First Nation lawyer says goal of BC land claim case is reconciliation
VANCOUVER — A lawyer for the Nuchatlaht First Nation, which is fighting for title to part of Nootka Island in British Columbia, told a court the underlying goal of the proceedings was reconciliation.
Jack Woodward said at the start of his closing argument that the province missed its chance and instead placed « the burden of reconciliation squarely on the court » in the first test of the landmark 2014 Tsilhqot’ Aboriginal title ruling. in by the Supreme Court of Canada.
This case recognized the rights and title of the Tsilhqot’in Nation to a swath of its traditional territory in the central interior of British Columbia, not just the historic village sites.
« The province presents the court with a stark choice: dismissal or declaration. No alternative was presented, » Woodward told the court Tuesday.
« I’m beckoning the province for this because it was certainly within their control and power to help design and adapt a process that would have put the court in a less binary position. »
Nuchatlaht First Nation lawsuit filed in BC Supreme Court in 2017 claims BC and federal governments denied Nuchatlaht rights by allowing logging and “effectively dispossessing” the nation of territory on the west coast of Vancouver Island.
The BC government denies that the Nuchatlaht hold aboriginal title to the 230 square kilometer area, which includes the northwest portion of Nootka Island. The province said it has met its obligations under the nation’s agreements regarding forest resources.
Crown attorney Jeff Echols previously argued in March that ‘modern’ Nuchatlaht draws its membership from a broader Indigenous base, and that the First Nation isn’t the only one using the island. when the Crown asserted sovereignty over what is now British Columbia. 1846.
He said the case law has established that aboriginal title is not transferable and that the legal test would not allow modern Nuchatlaht to take title from other historic aboriginal groups whose members joined or merged with them.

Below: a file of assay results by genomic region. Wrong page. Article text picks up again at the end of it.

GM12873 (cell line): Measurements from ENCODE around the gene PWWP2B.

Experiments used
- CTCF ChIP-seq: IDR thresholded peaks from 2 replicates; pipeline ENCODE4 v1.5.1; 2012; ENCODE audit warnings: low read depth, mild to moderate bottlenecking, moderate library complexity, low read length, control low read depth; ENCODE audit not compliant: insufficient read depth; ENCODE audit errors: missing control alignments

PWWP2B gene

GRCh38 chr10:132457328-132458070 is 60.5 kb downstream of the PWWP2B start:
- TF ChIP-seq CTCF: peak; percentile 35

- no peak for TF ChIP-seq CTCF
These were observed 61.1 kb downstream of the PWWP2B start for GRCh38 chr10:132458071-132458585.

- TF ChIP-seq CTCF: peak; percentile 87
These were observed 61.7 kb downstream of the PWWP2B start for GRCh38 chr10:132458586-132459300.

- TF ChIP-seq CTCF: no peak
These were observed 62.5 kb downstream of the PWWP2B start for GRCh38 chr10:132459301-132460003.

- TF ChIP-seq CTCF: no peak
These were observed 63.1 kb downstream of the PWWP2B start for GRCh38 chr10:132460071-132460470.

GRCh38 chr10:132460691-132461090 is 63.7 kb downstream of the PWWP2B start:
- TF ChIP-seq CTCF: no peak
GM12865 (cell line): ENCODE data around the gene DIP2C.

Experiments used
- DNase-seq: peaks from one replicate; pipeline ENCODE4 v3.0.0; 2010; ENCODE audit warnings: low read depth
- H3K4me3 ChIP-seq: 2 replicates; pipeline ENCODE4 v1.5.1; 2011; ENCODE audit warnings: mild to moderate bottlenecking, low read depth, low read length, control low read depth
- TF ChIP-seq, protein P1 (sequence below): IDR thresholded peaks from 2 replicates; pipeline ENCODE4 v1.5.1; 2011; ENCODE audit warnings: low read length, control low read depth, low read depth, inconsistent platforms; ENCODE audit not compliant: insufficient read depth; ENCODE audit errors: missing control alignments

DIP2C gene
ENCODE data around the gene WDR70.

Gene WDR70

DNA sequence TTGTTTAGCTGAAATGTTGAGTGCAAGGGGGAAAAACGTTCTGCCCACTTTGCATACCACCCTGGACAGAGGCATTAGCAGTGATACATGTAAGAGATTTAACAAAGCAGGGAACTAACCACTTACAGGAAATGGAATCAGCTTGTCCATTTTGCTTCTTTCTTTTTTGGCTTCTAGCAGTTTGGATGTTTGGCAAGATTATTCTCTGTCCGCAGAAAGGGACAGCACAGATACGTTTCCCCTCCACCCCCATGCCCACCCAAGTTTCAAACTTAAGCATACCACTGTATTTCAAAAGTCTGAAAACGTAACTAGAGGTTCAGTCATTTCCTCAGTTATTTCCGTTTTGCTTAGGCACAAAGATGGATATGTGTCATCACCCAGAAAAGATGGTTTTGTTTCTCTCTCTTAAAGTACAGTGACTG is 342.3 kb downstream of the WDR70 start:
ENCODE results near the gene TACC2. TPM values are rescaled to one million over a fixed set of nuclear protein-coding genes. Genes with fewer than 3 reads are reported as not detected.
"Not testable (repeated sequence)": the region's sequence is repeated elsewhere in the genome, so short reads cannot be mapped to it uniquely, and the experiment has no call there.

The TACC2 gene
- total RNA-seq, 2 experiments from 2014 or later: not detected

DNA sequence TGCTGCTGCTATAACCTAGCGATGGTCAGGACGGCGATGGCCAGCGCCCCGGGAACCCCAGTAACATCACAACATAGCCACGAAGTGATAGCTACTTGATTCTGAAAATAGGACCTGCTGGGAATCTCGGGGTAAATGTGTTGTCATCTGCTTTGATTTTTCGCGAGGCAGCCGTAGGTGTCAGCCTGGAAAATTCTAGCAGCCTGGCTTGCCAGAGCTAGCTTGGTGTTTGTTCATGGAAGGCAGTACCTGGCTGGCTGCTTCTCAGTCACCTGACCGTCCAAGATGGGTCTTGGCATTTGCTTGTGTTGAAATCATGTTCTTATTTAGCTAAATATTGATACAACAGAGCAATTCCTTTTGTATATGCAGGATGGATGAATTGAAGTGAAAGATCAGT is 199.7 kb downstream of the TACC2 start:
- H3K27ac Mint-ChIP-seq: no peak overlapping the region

But Woodward said Tuesday that the Nuchatlaht occupied and used the claimed area before and during 1846.
He said the Nuchatlaht had a « magnificent advantage » in the matter, in that « not only were there the various local groups occupying all of their respective territories, but they were organized into a confederation ».
« It’s a remarkable fact, » he said. « I think that’s the crux of the matter. »
He also argued that the Nuchatlaht showed restraint in their claim, saying it did not overlap with any land or federal territory of another First Nation.
“A First Nation that comes to court with a reasonable, moderate, and clean claim provides an opportunity for reconciliation,” Woodward said.
Supporters of the claim gathered outside the Vancouver court complex before the start of oral arguments. Among them was Erick Michael, a member of the Nuchatlaht council.
« We are here to fight for our past and future generations so that we can have a healthy and strong future, » he told the crowd.
Mariah Charleson, vice president of the Nuu-chah-nulth Tribal Council, which represents 14 communities including Nuchatlaht, said she took to the steps of the courthouse to show her support in their « fight against British British ».
« This is a case that will set a precedent for how British Columbia deals with the land issue. ‘Land Back’ is a real thing. It restores inherent jurisdiction in land rights title to original landowners and the Nuchatlaht set the precedent,” she said.
The closing arguments come about five months after the province announced the development of a « new approach to litigation » as part of its process of implementing legislation in accordance with the United Nations Declaration on the Rights of Indigenous Peoples.
This included 20 directions for the Crown to prioritize resolution and negotiated settlement, while reducing the potential for litigation over Indigenous rights and title.
In an April court transcript, provided by Nuchatlaht’s legal team, Crown Attorney Echols said the province was aware of the guidelines before they were issued and did not intend to adjust its arguments for the trial.
At the time, Woodward said the government’s decision not to adjust the case based on its own new litigation guidelines « undermines the reconciliation process. »
Hearings are scheduled to continue until October 14.
This report from The Canadian Press was first published on September 27, 2022.
Brieanna Charlebois, The Canadian Press